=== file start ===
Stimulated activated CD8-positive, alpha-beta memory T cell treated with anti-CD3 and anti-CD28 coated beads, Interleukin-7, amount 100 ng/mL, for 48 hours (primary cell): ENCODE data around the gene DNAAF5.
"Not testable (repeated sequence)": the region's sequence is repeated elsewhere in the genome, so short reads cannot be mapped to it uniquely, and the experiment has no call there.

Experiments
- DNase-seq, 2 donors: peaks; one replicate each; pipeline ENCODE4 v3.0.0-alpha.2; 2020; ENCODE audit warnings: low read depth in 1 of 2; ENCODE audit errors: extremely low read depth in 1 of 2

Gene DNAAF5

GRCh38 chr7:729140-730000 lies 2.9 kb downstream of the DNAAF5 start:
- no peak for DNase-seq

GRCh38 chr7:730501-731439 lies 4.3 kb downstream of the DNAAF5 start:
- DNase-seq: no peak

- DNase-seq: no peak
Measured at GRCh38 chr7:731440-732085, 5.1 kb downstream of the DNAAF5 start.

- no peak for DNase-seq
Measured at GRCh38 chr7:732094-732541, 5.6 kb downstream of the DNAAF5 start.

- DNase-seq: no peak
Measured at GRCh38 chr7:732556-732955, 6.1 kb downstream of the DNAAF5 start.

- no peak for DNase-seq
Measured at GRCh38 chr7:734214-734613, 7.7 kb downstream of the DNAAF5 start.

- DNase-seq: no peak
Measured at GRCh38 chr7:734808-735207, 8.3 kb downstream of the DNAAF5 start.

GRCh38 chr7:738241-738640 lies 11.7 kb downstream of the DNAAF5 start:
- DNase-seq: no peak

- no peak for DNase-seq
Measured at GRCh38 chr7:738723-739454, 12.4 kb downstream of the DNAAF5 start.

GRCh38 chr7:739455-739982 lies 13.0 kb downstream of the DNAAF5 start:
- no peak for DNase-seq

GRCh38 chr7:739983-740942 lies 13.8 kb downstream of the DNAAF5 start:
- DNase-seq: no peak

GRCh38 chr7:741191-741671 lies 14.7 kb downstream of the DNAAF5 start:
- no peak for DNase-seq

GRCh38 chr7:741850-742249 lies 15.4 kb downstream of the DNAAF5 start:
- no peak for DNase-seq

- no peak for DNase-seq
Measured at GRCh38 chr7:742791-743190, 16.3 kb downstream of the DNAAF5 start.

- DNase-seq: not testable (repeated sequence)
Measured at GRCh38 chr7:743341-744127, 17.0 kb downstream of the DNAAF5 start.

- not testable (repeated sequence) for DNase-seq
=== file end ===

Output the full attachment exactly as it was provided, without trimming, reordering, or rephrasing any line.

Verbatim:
Stimulated activated CD8-positive, alpha-beta memory T cell treated with anti-CD3 and anti-CD28 coated beads, Interleukin-7, amount 100 ng/mL, for 48 hours (primary cell): ENCODE data around the gene DNAAF5.
"Not testable (repeated sequence)": the region's sequence is repeated elsewhere in the genome, so short reads cannot be mapped to it uniquely, and the experiment has no call there.

Experiments
- DNase-seq, 2 donors: peaks; one replicate each; pipeline ENCODE4 v3.0.0-alpha.2; 2020; ENCODE audit warnings: low read depth in 1 of 2; ENCODE audit errors: extremely low read depth in 1 of 2

Gene DNAAF5

GRCh38 chr7:729140-730000 lies 2.9 kb downstream of the DNAAF5 start:
- no peak for DNase-seq

GRCh38 chr7:730501-731439 lies 4.3 kb downstream of the DNAAF5 start:
- DNase-seq: no peak

- DNase-seq: no peak
Measured at GRCh38 chr7:731440-732085, 5.1 kb downstream of the DNAAF5 start.

- no peak for DNase-seq
Measured at GRCh38 chr7:732094-732541, 5.6 kb downstream of the DNAAF5 start.

- DNase-seq: no peak
Measured at GRCh38 chr7:732556-732955, 6.1 kb downstream of the DNAAF5 start.

- no peak for DNase-seq
Measured at GRCh38 chr7:734214-734613, 7.7 kb downstream of the DNAAF5 start.

- DNase-seq: no peak
Measured at GRCh38 chr7:734808-735207, 8.3 kb downstream of the DNAAF5 start.

GRCh38 chr7:738241-738640 lies 11.7 kb downstream of the DNAAF5 start:
- DNase-seq: no peak

- no peak for DNase-seq
Measured at GRCh38 chr7:738723-739454, 12.4 kb downstream of the DNAAF5 start.

GRCh38 chr7:739455-739982 lies 13.0 kb downstream of the DNAAF5 start:
- no peak for DNase-seq

GRCh38 chr7:739983-740942 lies 13.8 kb downstream of the DNAAF5 start:
- DNase-seq: no peak

GRCh38 chr7:741191-741671 lies 14.7 kb downstream of the DNAAF5 start:
- no peak for DNase-seq

GRCh38 chr7:741850-742249 lies 15.4 kb downstream of the DNAAF5 start:
- no peak for DNase-seq

- no peak for DNase-seq
Measured at GRCh38 chr7:742791-743190, 16.3 kb downstream of the DNAAF5 start.

- DNase-seq: not testable (repeated sequence)
Measured at GRCh38 chr7:743341-744127, 17.0 kb downstream of the DNAAF5 start.

- not testable (repeated sequence) for DNase-seq